US car giant General Motors has now decided it will keep its European operations, pulling out of negotiations that would have seen them sold to Canadian parts maker Magna.
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General Motors (GM) says the change of plans is due to improving market conditions, which means it now has the cashflow and resources to start restructuring its European brands instead. Opel and its UK subsidiary Vauxhall will now remain under American control.
Months of negotiations have failed to secure agreeable terms for the sale of Vauxhall and Opel to Magna and its Russian partners, but the last minute decision to withdraw has angered some parties, including the German government, which had already put in place a financial package for Magna to support its purchase of the companies.
Good news for Vauxhall in the UK
Union bosses are, however, optimistic that the decision could be good news for jobs at Vauxhall’s UK factories, including Ellesmere Port, where the new Astra is built.
Fritz Henderson, president and CEO of GM said: ‘We understand the complexity and length of this issue has been draining for all involved. However, from the outset, our goal has been to secure the best long-term solution for our customers, employees, suppliers and dealers, which is reflected in the decision reached.
Justifying GM’s unexpected decision, Henderson explained: ‘While strained, the business environment in Europe has improved. At the same time, GM’s overall financial health and stability have improved significantly over the past few months, giving us confidence that the European business can be successfully restructured.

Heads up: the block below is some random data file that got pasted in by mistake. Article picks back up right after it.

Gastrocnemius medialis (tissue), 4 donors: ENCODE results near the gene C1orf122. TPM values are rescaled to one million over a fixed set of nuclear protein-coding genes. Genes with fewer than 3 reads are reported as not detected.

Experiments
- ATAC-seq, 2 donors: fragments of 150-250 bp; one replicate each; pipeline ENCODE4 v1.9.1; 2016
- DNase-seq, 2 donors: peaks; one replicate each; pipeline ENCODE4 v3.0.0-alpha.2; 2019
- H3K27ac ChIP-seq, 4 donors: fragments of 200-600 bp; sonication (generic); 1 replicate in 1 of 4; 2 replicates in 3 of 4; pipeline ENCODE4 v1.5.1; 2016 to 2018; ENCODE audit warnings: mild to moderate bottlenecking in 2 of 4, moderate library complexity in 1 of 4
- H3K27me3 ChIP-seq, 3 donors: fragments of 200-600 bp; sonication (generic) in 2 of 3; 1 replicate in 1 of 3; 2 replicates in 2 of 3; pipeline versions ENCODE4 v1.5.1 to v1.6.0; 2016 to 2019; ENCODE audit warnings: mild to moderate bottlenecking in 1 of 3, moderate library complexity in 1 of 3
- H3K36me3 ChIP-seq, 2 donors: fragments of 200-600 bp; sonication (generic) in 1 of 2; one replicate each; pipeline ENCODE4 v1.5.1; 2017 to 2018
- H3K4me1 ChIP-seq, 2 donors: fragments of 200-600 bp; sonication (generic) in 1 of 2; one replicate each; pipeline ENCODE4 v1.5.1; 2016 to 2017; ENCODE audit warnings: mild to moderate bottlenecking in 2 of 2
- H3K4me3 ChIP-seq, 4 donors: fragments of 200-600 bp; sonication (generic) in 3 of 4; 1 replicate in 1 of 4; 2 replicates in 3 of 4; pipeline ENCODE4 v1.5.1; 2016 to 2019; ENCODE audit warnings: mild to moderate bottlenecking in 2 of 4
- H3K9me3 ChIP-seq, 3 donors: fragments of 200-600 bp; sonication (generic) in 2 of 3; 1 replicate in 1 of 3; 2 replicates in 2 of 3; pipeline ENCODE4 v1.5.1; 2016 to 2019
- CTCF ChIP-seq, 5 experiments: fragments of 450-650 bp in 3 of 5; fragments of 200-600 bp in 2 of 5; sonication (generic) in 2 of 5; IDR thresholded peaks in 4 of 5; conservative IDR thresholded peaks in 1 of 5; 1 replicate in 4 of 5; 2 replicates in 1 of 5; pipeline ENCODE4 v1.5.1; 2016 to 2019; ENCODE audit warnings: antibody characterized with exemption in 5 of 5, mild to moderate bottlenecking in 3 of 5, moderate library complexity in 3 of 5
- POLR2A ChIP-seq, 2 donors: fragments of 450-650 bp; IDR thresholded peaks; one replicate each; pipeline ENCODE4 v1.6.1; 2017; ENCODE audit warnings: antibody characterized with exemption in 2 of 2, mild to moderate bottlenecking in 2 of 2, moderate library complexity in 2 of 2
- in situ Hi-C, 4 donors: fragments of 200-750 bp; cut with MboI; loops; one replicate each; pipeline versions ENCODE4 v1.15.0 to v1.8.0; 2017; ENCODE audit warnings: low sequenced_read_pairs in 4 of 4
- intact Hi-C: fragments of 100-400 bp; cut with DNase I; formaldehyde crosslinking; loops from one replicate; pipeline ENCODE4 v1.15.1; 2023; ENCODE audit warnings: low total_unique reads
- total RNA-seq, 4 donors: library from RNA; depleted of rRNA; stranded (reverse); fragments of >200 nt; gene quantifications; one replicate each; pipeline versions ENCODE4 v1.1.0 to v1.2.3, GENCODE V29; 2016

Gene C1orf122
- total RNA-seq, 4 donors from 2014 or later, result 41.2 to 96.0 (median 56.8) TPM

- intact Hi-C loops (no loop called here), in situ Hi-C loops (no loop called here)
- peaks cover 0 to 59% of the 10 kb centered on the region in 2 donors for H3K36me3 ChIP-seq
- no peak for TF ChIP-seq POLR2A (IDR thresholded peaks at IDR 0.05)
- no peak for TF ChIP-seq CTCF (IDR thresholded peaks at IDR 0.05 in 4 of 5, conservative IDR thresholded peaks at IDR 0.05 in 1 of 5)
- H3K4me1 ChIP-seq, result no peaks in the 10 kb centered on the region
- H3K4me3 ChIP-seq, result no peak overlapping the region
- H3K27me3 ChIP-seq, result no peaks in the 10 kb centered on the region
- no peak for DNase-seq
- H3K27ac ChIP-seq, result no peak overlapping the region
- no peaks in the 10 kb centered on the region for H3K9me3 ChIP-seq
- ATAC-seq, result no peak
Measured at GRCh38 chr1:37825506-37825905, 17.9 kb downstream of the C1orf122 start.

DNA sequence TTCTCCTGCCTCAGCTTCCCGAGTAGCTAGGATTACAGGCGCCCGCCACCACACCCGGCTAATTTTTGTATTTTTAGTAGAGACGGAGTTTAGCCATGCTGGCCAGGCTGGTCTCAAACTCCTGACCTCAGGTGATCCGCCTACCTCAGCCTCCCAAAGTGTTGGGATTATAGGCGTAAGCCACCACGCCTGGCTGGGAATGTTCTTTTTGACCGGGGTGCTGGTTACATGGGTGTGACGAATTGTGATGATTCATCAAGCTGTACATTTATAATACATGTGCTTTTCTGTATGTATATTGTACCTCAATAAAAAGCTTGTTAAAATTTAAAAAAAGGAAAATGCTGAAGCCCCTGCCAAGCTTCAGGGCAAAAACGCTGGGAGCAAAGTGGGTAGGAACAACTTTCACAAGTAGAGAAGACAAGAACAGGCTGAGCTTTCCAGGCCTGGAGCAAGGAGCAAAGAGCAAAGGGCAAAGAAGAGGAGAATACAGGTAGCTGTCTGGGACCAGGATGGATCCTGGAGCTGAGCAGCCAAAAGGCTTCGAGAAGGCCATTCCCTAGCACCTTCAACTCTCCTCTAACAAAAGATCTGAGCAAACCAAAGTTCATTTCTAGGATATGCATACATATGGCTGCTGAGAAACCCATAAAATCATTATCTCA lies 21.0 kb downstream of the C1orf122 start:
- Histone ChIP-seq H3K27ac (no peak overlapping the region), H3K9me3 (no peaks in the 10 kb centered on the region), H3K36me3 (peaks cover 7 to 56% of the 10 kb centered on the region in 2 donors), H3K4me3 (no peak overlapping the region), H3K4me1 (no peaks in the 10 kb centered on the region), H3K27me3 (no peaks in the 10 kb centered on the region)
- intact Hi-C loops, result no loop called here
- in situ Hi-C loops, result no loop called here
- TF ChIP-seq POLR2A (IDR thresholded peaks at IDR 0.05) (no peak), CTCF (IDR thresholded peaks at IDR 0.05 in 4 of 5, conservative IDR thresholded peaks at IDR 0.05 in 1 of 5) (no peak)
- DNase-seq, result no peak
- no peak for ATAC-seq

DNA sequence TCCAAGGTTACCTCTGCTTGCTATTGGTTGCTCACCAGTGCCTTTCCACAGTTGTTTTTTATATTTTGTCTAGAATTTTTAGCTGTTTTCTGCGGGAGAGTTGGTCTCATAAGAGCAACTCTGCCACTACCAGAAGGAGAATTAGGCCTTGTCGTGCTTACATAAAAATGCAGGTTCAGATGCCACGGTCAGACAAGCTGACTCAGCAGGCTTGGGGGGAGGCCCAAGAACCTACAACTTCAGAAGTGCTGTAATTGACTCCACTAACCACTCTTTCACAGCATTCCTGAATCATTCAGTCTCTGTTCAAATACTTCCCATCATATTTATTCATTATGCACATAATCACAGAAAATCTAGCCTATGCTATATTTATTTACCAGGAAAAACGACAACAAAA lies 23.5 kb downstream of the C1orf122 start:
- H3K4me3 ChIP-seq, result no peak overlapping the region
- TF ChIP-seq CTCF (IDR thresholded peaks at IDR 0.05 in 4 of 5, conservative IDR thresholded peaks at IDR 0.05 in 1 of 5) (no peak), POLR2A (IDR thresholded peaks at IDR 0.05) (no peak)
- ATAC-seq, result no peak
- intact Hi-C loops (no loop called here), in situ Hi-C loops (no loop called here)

‘This was deemed to be the most stable and least costly approach for securing Opel’s long-term future.’
In order to achieve this long-term security, GM will be restructuring its European business.
‘GM will soon present its restructuring plan to Germany and other governments and hopes for its favourable consideration,’ Henderson continued. Initial calculations suggest the scheme will require £2.7 billion worth of additional investment – a great deal of money, but ‘significantly lower than all bids submitted as part of the investor solicitation’.
European labour organisations will be expected to cooperate with these plans in order to ‘develop a plan for meaningful contributions’ to the restructuring, so Vauxhall workers are certainly not entirely in the clear yet.
UK Business Secretary Lord Mandelson has already emphasised the British Government’s eagerness to speak with GM as soon as possible, and is suggesting a financial aid package may be available to ease the transition.
‘I am keen for very early discussions with GM over their plans for the business and how these will affect British plants and workers,’ Mandelson said. ‘If the right long-term sustainable solution is identified, then the government would be willing to support this.’
The impact on consumers of this sudden turnaround is yet to be revealed. But in the meantime it’s business as usual in Vauxhall showrooms.
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